Similarities in symbolism and ritual in the LDS Church[edit]

LDS Church temple worship shares an extensive commonality of symbols, signs, vocabulary and clothing with Freemasonry, including robes, aprons, handshakes, ritualistic raising of the arms, etc.[6] The interpretation of many of these symbols has been adapted to the Mormon narrative from their original meanings in Freemasonry. For example, whereas Masons exchange secret handshakes to identify fellow Freemasons, Mormonism teaches that these handshakes must be given to sentinel angels so that Mormons may be admitted into the highest kingdom of heaven.[citation needed] LDS temple garments also bear the Masonic symbols of the Square and Compass, although the LDS Church has imbued these symbols with religious meaning that exceeds the meaning of the symbols as intended by Freemasonry. Additionally, the square and compass symbol exists in other ancient traditions far older than Masonry such as the Chinese legend Fuxi and Nuwa.

Portions of the temple ritual resembled Masonic rites that Joseph had observed when a Nauvoo lodge was organized in March 1842 and that he may have heard about from Hyrum, a Mason from New York days. The Nauvoo endowment was first bestowed just six weeks after Joseph's induction. The similarities were marked enough for Heber Kimball to quote Joseph saying that Freemasonry "was taken from the priesthood but has become degen[e]rated. but many things are perfect."

— Richard Lyman Bushman, Joseph Smith: Rough Stone Rolling

Brigham Young is quoted as describing the origin of the temple rituals in a fashion that directly relates to the story of Hiram Abiff from Masonic folklore. Although Young changed some of the key masonic aspects about Abiff to fit better with LDS Church's view of the temple, the story is the same:

It is true that Solomon built a temple for the purpose of giving endowments, but from what we can learn of the history of that time they have very few if any endowments and one of the high priests [Hiram Abiff] was murdered by wicked and corrupt men, who had already begun to apostatize, because he would not reveal those things appertaining to the priesthood that was forbidden him to reveal until he came to the proper place.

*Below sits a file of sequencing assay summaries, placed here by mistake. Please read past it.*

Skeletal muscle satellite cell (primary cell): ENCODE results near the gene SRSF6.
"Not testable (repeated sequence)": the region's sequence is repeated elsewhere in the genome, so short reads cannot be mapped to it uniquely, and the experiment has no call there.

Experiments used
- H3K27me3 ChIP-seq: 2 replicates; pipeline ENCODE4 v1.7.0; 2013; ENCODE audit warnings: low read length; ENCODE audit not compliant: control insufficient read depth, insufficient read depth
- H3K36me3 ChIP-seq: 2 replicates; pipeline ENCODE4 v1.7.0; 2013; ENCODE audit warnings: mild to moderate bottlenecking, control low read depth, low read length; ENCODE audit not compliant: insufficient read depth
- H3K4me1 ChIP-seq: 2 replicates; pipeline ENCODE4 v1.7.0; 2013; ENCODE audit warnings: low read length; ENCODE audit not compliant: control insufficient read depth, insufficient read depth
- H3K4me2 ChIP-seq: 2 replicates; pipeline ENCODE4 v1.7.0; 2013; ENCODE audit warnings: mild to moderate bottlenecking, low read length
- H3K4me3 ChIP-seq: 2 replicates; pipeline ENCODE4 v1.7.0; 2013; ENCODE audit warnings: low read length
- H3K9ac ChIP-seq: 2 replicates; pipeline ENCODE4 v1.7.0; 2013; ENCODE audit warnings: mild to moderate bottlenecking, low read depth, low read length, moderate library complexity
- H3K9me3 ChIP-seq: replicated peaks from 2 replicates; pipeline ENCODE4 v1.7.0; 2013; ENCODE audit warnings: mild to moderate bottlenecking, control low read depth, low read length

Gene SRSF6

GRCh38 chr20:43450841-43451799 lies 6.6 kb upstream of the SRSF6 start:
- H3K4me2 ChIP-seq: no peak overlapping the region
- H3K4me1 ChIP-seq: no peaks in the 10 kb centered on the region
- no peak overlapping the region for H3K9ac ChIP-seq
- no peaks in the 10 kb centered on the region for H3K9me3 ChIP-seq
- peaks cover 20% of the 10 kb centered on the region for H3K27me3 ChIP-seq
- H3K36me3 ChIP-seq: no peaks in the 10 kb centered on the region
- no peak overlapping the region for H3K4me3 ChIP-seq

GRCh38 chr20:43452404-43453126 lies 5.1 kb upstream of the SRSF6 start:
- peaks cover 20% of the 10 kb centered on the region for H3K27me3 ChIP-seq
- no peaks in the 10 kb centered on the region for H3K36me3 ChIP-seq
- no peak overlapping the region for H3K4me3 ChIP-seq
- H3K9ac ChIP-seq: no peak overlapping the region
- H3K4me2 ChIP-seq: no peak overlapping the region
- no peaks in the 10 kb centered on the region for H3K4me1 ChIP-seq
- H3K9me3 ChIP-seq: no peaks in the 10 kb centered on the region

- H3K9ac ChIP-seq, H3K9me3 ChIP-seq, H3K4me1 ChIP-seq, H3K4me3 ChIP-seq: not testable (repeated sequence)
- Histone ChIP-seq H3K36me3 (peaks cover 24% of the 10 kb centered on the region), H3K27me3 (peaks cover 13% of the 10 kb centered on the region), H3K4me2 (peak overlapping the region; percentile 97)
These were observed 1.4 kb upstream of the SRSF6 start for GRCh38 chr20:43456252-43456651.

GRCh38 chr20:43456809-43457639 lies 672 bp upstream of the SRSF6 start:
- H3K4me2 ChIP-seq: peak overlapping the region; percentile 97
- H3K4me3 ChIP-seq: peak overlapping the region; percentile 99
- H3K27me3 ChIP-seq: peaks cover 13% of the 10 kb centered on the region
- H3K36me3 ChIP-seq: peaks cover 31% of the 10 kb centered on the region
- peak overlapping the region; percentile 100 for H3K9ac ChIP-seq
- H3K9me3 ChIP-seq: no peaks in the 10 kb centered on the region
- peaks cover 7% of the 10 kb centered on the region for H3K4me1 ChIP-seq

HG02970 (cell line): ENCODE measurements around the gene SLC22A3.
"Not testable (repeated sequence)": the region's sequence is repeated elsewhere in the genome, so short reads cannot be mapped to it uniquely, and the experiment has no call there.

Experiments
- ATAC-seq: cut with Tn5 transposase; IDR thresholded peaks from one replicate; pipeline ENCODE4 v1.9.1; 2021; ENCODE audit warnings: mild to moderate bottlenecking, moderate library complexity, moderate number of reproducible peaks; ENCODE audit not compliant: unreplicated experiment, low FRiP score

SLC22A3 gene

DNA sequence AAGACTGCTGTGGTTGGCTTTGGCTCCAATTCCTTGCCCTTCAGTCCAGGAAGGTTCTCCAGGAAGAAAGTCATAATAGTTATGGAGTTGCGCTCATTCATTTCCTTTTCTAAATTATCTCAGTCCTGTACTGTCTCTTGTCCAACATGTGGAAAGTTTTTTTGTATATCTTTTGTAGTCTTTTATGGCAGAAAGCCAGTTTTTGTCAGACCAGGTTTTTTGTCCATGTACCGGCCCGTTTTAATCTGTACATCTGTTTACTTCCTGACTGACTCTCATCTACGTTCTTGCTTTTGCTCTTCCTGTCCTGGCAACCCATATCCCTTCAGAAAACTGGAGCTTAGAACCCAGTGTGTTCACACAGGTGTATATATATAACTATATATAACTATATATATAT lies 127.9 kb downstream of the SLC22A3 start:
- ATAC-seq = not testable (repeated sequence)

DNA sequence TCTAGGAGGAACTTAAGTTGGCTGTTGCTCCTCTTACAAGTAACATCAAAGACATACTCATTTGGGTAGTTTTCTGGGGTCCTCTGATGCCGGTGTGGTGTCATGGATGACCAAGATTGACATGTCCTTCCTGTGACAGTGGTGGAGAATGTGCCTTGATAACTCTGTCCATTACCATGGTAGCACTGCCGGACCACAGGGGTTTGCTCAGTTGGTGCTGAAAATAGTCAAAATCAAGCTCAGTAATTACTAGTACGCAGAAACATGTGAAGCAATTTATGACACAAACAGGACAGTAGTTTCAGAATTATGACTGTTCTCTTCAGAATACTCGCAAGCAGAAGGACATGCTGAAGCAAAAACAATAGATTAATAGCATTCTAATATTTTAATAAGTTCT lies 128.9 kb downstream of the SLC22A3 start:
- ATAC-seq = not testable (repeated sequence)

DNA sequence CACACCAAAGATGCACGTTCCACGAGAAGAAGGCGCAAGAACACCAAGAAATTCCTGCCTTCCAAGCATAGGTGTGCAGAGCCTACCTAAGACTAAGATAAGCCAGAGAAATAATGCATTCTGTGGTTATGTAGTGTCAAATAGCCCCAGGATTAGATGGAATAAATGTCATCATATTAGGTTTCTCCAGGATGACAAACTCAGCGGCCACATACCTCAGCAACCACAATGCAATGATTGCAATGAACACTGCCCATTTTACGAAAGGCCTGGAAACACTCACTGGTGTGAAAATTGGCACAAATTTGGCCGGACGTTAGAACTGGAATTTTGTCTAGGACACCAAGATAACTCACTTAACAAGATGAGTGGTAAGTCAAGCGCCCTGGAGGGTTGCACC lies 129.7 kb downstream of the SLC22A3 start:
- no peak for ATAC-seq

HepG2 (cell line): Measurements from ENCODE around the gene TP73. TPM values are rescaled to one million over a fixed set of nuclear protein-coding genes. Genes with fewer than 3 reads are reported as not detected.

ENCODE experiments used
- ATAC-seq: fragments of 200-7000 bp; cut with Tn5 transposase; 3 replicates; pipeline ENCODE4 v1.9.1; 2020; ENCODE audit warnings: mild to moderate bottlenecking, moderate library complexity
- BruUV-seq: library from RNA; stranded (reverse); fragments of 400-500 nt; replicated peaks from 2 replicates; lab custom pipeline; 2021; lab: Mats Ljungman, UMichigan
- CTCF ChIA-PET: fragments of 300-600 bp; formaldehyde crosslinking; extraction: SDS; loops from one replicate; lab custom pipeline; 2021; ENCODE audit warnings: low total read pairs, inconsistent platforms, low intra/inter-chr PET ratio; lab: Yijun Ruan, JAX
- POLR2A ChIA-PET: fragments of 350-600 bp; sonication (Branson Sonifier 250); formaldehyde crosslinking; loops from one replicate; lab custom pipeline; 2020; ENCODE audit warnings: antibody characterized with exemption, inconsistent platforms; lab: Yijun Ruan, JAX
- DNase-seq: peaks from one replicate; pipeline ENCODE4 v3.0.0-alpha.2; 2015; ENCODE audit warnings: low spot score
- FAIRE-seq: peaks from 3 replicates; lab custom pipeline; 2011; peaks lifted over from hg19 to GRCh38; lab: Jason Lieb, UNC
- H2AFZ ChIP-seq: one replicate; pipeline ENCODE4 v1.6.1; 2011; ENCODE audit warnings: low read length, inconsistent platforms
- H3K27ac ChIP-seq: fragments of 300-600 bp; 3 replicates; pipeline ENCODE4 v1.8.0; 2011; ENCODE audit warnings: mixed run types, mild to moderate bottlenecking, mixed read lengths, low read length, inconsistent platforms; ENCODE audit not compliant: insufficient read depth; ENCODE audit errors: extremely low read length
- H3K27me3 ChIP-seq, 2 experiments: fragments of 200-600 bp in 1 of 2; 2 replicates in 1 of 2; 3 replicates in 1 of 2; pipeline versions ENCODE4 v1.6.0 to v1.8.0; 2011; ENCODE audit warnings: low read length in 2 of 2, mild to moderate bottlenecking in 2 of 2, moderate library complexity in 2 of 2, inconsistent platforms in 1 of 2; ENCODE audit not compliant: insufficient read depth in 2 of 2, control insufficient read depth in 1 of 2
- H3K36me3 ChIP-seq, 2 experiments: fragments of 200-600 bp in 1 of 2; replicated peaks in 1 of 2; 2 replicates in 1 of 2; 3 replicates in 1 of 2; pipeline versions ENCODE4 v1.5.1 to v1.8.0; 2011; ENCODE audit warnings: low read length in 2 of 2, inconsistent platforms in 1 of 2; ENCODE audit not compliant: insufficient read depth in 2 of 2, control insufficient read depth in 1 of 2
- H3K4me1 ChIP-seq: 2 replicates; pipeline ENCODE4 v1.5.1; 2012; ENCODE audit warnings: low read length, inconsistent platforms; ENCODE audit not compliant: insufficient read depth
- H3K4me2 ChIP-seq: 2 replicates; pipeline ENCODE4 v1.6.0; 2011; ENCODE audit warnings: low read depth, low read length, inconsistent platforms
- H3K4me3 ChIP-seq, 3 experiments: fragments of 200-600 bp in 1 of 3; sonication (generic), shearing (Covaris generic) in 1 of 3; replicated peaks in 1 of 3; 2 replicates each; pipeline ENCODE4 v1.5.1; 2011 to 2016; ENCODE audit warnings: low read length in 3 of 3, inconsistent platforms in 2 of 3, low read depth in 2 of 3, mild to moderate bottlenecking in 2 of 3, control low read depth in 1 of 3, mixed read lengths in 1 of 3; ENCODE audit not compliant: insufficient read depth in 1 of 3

— "Discourses of Brigham Young", compiled by John A. Widtsoe, Deseret Book, 1977

Although disputed by some scholars today, The Encyclopedia of Freemasonry states that their craft originated with Adam and Eve, was passed down over time, and bears remarkable resemblance to ancient Jewish temple customs.

Preparation of the Candidate: Great  care was taken of the personal condition of  every Israelite who entered the Temple for  Divine worship. The Talmudic treatise entitled Baracoth, which contains instructions  as to the ritual worship among the Jews,  lays down the following rules for the prepara-  tion of all who visit the Temple: "No man  shall go into the Temple with his staff, nor  with shoes on his feet, nor with his outer  garment, nor with money tied up in his  purse." There are certain ceremonial usages  m Freemasonry which furnish what may he  called at least very remarkable coincidences  with this old Jewish custom.

Some also suggest that Freemasonry is a descendant of Mithraism due to their similar rituals and general nature, while Mithraism in turn was derived from Zoroastrianism.

When Smith was in Carthage Jail in 1844, after he fired his last round in a small pepper-box pistol, he ran to the window and held up his arms in what may have been a Masonic call of distress, hoping Masons in the contingent would honor this call and not fire on him. It is recorded that he ran towards the open window with uplifted hands, and proclaimed, "Oh Lord my God."[7] Most people see this as only a plea to God for aid, although others suspect otherwise.[8][9]

Modern official LDS Church policy[edit]

From 1925 to 1984, the Grand Lodge of Utah prohibited members of the LDS Church from joining, but no other Grand Lodge followed this ban and Latter-day Saints were free to join Lodges outside Utah. In 1984, the Grand Lodge of Utah officially dropped its anti-Mormon position and allowed Latter-day Saints to join. Today there is no formal obstacle in Utah or in any other grand lodge preventing Latter-day Saints from becoming Freemasons (except for those grand lodges that employ the Swedish Rite system, which requires a Christian Trinitarian belief of its members).

The presidency of the LDS Church has not made an official statement as to whether Freemasonry is compatible with church membership. However, Don LeFevre, a past spokesman for the church has said the church "strongly advises its members not to affiliate with organizations that are secret, oath-bound, or would cause them to lose interest in church activities."[10] A more tolerant statement is found in a book written by members of the church Encyclopedia of Mormonism, stating, "The philosophy and major tenets of Freemasonry are not fundamentally incompatible with the teaching, theology, and doctrines of the Latter-day Saints. Both emphasize morality, sacrifice, consecration, and service, and both condemn selfishness, sin, and greed. Furthermore, the aim of Masonic ritual is to instruct-to make truth available so that man can follow it."